As women increasingly gain status and respect in the workforce, there is an assumption that newfound financial stability makes it easier for a woman to walk away from her marriage if the relationship is untenable.
Having a good job and being financially sound, however, have little to do with the high number of divorces these days, according to a new study. Instead, it’s whether or not the guys are willing to work — both at home and outside the home.
The risk of divorce increases substantially when the husband isn’t employed full time.
The study, “Money, Work, and Marital Stability: Assessing Change in the Gendered Determinants of Divorce,” looked at data for more than 6,300 different-sex couples. The spouses range in age from 18 to 55, from the Panel Study of Income Dynamics.
The goal was to examine what effect — if any — couples’ division of paid and unpaid labor, their overall financial resources, and wives’ economic prospects had on marital stability. Interestingly, it comes at a time when more men find themselves unemployed, underemployed, or choosing to stay home to take care of the children while Mom is out working.
In general, financial factors don’t determine whether or not a couple stays together, according to study author Alexandra Killewald, a professor of sociology at Harvard University. Rather, the risk of divorce increases substantially when the husband is not employed full time.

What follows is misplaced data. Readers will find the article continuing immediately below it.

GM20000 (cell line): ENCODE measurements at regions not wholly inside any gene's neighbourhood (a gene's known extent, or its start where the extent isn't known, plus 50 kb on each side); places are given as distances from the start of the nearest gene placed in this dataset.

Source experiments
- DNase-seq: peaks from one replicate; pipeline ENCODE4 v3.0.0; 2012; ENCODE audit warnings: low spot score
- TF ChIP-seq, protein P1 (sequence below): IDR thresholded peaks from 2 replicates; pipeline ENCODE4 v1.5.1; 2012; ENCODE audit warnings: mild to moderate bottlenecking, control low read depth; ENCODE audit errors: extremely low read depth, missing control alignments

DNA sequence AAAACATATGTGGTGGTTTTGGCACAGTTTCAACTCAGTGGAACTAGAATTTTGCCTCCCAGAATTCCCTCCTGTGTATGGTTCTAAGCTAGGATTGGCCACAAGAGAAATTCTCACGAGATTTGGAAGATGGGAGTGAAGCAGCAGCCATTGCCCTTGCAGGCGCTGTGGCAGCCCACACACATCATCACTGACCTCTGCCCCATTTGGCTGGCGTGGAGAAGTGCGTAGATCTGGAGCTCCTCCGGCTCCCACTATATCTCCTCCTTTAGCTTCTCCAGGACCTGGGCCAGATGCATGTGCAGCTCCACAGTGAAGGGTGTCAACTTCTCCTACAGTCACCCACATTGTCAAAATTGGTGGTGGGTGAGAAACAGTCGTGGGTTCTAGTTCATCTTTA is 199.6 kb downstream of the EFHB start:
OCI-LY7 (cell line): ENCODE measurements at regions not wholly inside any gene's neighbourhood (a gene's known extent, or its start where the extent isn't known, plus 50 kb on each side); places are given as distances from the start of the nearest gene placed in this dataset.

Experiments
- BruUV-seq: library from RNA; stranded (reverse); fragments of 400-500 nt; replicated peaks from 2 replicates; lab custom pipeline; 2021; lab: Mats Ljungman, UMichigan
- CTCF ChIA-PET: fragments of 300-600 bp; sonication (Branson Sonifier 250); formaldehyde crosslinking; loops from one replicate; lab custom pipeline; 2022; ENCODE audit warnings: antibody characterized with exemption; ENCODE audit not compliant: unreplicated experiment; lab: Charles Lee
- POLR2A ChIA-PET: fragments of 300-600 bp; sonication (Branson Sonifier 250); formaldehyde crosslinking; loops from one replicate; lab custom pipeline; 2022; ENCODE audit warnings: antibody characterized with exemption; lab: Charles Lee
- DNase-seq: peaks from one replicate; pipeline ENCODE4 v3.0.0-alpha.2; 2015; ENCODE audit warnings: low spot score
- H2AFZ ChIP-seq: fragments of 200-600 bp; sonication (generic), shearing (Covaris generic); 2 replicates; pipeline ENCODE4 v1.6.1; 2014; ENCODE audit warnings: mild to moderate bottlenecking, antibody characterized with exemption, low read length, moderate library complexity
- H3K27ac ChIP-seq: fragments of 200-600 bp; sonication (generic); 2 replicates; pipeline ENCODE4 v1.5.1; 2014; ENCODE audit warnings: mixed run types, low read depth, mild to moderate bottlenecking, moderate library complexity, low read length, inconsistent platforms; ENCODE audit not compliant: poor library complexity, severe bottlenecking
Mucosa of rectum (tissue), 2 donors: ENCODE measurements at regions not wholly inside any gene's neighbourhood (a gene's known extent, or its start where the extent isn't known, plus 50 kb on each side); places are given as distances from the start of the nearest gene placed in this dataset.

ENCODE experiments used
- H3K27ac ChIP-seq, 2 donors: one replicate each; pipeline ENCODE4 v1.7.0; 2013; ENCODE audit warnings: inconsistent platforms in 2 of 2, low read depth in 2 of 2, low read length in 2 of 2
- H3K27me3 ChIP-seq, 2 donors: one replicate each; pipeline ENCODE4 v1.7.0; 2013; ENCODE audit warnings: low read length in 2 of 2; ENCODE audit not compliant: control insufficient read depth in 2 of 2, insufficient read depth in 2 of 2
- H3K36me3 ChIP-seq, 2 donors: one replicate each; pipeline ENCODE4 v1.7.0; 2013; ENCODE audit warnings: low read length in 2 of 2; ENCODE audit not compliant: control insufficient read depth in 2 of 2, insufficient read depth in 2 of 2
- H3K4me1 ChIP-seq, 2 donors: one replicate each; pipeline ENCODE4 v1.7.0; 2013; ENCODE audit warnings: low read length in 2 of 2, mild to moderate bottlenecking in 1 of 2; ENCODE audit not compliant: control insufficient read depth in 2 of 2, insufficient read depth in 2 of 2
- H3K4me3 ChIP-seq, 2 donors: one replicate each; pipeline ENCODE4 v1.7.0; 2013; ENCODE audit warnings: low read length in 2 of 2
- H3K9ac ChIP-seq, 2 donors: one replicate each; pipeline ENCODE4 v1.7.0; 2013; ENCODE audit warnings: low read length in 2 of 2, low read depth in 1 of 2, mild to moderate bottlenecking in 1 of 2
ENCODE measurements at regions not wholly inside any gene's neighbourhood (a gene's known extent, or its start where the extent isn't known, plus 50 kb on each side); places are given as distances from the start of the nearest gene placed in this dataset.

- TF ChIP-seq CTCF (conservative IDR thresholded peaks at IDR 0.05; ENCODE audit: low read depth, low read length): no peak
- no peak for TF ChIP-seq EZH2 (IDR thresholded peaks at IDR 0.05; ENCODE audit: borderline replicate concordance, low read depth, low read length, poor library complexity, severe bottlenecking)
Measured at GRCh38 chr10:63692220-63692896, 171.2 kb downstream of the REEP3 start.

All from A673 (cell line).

“The work mattered, not the money,” Killewald told Lifezette.
She compared couples married in 1974 or earlier with couples married in 1975 or later to explore whether the effects, or lack thereof, of these factors changed over time.
Wives, on average, do more than 70 percent of the housework.
“For couples who married before 1975, marriages were more stable when wives did a larger share of the housework,” said Killewald. “This may reflect that, for couples of that earlier period, housework was often considered solely the responsibility of the wife. For couples married more recently, expectations for the division of housework between couples may have changed so that men are expected to contribute some to household labor.”
Even in these more recent marriages, Killewald said wives do more than 70 percent of the housework, on average. Men are contributing a little more than they once did, however, and their contributions are now expected and appreciated by wives.
What’s important to note in all of this is while gender roles have afforded women greater flexibility for work without jeopardizing their marriages — men have not been granted similar freedom.
“The results are consistent with the theory that marriage is a social institution that has gendered norms of behavior associated with it, including the expectation that husbands are employed full time. When couples deviate from these expectations, divorce is more likely. Of course, the results are based on average associations — for some couples, the husband not being employed full time could be unproblematic.”
More research on couples with a deliberately non-traditional division of labor could help to better explain current social trends and help couples navigate a changing workforce and their marriages moving forward, said Killewald. Her study appears in the August issue of the American Sociological Review.
“How husbands’ and wives’ employment and housework are associated with divorce is not fixed, but changeable. It’s certainly possible that in the future, more husbands taking on responsibility at home will change expectations — so that a husband not working full time is no longer associated with heightened divorce risk,” said Killewald.